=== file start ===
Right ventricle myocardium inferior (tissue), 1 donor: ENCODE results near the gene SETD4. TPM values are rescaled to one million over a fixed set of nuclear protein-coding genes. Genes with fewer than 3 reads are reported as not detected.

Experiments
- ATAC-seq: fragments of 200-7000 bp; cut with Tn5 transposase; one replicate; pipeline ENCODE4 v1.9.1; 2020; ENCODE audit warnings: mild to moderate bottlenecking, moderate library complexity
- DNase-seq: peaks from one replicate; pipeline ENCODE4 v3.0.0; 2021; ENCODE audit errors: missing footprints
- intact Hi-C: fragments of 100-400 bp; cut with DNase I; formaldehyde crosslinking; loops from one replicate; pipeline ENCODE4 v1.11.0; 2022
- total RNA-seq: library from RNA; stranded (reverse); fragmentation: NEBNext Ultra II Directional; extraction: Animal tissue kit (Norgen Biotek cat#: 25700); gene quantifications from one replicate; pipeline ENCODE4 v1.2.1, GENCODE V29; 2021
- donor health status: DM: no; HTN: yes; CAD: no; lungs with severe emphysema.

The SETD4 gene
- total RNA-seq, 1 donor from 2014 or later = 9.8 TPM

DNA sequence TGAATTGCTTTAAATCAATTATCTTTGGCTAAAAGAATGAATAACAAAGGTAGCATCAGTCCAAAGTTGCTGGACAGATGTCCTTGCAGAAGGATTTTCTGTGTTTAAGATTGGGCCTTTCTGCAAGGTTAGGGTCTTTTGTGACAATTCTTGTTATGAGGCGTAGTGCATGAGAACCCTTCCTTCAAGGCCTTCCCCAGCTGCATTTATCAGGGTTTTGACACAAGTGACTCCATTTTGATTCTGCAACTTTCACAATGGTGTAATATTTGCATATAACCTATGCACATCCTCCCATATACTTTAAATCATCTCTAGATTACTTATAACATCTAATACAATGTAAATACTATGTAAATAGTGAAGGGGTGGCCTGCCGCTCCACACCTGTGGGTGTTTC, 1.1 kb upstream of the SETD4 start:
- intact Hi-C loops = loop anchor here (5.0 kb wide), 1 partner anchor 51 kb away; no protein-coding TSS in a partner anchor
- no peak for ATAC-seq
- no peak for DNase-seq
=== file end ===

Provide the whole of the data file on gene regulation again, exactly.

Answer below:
Right ventricle myocardium inferior (tissue), 1 donor: ENCODE results near the gene SETD4. TPM values are rescaled to one million over a fixed set of nuclear protein-coding genes. Genes with fewer than 3 reads are reported as not detected.

Experiments
- ATAC-seq: fragments of 200-7000 bp; cut with Tn5 transposase; one replicate; pipeline ENCODE4 v1.9.1; 2020; ENCODE audit warnings: mild to moderate bottlenecking, moderate library complexity
- DNase-seq: peaks from one replicate; pipeline ENCODE4 v3.0.0; 2021; ENCODE audit errors: missing footprints
- intact Hi-C: fragments of 100-400 bp; cut with DNase I; formaldehyde crosslinking; loops from one replicate; pipeline ENCODE4 v1.11.0; 2022
- total RNA-seq: library from RNA; stranded (reverse); fragmentation: NEBNext Ultra II Directional; extraction: Animal tissue kit (Norgen Biotek cat#: 25700); gene quantifications from one replicate; pipeline ENCODE4 v1.2.1, GENCODE V29; 2021
- donor health status: DM: no; HTN: yes; CAD: no; lungs with severe emphysema.

The SETD4 gene
- total RNA-seq, 1 donor from 2014 or later = 9.8 TPM

DNA sequence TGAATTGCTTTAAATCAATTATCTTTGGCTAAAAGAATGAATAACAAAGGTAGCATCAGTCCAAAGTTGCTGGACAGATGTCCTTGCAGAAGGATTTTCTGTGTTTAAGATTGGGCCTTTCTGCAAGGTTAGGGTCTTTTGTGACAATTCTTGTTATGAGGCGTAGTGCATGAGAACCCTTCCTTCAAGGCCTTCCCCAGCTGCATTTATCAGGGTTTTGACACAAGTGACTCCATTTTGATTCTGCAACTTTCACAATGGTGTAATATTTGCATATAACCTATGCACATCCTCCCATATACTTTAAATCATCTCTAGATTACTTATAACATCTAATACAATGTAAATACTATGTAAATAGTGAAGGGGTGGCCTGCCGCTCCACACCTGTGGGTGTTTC, 1.1 kb upstream of the SETD4 start:
- intact Hi-C loops = loop anchor here (5.0 kb wide), 1 partner anchor 51 kb away; no protein-coding TSS in a partner anchor
- no peak for ATAC-seq
- no peak for DNase-seq